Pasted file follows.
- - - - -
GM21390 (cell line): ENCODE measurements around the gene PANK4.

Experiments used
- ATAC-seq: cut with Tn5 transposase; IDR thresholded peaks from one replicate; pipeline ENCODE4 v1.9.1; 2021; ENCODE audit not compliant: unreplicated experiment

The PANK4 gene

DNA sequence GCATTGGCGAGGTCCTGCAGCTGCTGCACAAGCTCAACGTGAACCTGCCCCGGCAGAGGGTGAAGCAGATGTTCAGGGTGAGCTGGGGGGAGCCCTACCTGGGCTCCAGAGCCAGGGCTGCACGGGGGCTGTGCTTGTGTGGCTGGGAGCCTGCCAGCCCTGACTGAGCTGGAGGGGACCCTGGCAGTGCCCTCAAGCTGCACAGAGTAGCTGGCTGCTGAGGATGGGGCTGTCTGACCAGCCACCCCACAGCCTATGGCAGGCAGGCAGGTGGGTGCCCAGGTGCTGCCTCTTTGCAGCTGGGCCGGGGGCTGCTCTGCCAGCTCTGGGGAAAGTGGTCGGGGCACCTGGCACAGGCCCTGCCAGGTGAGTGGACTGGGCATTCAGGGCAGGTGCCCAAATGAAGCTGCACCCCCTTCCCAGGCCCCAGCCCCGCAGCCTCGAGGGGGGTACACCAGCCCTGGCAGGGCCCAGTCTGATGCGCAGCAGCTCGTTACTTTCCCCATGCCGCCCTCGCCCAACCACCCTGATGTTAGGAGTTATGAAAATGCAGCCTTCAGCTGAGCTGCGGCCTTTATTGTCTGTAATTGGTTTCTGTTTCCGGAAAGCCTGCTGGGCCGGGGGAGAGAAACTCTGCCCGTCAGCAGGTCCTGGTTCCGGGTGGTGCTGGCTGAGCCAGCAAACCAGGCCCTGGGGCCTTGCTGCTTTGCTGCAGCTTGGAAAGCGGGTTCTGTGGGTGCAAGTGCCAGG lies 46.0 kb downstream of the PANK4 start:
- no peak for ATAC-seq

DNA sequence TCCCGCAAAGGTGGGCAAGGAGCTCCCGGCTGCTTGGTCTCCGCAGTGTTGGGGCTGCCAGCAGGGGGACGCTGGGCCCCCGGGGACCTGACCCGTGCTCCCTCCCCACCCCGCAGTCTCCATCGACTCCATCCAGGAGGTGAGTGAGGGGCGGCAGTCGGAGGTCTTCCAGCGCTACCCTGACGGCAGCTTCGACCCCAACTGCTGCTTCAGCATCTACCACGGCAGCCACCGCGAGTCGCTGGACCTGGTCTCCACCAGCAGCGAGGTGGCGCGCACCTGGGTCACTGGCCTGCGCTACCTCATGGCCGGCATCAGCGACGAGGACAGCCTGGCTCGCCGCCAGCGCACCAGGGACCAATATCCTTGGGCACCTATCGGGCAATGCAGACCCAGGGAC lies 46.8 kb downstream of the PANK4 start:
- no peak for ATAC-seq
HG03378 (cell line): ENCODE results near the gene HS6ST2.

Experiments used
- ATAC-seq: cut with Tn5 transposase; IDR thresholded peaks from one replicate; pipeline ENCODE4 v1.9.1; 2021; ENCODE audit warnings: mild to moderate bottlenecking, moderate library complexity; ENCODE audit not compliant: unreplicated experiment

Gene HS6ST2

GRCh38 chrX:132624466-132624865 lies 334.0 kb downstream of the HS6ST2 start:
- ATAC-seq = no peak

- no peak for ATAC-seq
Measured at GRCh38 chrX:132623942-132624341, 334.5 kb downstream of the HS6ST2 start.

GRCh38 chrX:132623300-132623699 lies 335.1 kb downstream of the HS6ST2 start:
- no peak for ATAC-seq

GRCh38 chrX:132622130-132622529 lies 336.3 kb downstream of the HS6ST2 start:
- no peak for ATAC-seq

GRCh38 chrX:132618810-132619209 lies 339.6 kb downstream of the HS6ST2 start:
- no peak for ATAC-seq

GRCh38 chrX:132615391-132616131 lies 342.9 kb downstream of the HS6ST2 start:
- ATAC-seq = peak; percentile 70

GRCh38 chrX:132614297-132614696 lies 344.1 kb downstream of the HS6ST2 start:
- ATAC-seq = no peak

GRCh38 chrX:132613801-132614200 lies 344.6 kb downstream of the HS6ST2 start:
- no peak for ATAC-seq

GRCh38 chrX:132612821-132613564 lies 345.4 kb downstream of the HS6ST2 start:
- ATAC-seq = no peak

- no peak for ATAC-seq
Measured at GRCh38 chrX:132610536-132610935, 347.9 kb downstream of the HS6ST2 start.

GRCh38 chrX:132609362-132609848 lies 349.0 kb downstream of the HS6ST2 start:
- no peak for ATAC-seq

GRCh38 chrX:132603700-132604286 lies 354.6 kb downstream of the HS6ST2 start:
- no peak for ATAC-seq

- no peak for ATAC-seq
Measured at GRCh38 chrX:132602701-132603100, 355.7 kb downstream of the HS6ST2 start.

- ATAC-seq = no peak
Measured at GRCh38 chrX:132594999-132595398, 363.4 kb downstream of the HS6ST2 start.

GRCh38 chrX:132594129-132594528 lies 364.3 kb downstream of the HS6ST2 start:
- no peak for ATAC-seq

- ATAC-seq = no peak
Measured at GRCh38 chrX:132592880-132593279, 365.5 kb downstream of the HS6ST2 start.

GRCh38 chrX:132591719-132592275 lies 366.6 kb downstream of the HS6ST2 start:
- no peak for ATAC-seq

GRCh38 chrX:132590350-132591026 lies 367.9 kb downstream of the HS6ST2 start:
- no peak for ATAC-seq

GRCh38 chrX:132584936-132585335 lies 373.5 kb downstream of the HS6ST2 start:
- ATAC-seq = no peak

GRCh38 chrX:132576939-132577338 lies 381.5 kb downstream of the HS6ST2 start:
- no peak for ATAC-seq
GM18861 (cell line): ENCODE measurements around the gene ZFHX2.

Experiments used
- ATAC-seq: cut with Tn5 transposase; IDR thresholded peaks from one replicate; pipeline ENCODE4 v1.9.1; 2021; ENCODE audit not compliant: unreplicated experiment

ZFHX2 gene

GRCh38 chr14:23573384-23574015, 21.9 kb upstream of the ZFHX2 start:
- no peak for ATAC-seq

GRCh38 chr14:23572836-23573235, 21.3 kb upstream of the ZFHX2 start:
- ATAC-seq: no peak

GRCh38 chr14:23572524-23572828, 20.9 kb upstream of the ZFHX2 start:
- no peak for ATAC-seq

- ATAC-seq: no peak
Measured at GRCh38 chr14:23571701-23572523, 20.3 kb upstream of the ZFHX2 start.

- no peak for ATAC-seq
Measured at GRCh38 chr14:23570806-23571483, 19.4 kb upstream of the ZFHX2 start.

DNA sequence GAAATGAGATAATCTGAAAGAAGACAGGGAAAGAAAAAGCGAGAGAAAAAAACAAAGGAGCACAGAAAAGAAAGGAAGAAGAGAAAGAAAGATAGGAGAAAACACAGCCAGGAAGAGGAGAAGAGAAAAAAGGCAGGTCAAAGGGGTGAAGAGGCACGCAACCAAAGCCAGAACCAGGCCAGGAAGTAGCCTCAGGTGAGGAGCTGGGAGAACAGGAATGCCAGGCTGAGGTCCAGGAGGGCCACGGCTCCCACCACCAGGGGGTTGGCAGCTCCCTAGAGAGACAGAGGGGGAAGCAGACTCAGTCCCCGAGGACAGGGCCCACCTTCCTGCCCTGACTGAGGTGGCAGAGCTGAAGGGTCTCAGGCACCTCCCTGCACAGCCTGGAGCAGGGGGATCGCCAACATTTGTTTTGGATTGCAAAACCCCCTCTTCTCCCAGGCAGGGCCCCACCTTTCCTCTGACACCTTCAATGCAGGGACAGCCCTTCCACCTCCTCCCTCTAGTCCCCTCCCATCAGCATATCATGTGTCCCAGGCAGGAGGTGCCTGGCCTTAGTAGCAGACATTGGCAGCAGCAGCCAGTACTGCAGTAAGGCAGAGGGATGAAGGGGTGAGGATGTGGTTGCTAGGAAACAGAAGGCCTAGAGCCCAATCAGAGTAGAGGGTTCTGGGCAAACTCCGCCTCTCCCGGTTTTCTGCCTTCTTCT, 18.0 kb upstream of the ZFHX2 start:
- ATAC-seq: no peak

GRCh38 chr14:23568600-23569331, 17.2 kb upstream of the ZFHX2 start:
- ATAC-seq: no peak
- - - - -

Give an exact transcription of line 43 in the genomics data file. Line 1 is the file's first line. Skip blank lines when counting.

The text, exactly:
- ATAC-seq = no peak